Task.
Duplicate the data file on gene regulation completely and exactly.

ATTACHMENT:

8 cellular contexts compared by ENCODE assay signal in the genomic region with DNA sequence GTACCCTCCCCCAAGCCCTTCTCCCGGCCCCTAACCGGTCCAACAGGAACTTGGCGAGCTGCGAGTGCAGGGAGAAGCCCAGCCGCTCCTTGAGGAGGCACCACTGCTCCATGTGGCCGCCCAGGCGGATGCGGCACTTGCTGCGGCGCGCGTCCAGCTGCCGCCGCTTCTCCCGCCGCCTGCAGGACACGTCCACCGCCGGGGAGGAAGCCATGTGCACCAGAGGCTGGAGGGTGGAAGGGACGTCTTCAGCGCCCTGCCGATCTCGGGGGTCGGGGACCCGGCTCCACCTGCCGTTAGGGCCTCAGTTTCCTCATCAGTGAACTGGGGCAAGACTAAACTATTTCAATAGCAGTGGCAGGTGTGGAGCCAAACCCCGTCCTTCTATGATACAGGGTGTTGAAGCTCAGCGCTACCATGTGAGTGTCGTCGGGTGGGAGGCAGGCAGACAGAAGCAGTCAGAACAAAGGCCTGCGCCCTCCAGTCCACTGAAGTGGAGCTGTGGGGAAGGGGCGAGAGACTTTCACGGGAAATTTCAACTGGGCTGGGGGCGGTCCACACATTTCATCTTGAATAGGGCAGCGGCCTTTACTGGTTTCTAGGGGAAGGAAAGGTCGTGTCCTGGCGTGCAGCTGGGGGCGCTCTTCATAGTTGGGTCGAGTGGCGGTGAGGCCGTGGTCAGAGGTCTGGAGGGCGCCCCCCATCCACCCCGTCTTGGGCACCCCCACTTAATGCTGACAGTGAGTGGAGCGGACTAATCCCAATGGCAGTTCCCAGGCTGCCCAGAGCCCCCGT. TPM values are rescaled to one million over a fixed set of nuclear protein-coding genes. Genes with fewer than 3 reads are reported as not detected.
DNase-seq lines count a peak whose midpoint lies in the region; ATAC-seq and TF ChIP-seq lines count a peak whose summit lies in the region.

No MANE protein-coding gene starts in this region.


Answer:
8 cellular contexts compared by ENCODE assay signal in the genomic region with DNA sequence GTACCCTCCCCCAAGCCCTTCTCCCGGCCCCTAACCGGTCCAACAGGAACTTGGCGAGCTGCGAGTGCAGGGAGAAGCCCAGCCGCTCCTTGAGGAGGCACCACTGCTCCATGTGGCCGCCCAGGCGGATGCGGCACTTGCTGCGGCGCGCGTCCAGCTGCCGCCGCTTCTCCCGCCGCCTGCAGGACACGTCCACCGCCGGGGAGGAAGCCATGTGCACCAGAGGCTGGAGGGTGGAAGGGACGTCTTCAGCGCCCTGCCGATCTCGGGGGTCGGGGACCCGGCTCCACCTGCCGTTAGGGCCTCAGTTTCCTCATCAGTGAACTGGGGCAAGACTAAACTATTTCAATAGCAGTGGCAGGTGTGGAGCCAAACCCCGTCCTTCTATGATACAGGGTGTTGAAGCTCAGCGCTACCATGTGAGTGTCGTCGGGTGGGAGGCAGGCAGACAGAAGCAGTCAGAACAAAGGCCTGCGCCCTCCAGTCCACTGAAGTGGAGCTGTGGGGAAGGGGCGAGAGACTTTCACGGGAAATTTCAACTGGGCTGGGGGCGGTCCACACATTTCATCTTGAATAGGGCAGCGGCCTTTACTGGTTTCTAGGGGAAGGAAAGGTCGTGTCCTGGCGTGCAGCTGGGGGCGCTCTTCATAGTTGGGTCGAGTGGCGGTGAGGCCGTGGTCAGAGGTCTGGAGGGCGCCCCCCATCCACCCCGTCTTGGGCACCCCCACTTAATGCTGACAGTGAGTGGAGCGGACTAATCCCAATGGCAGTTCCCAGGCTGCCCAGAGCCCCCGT. TPM values are rescaled to one million over a fixed set of nuclear protein-coding genes. Genes with fewer than 3 reads are reported as not detected.
DNase-seq lines count a peak whose midpoint lies in the region; ATAC-seq and TF ChIP-seq lines count a peak whose summit lies in the region.

No MANE protein-coding gene starts in this region.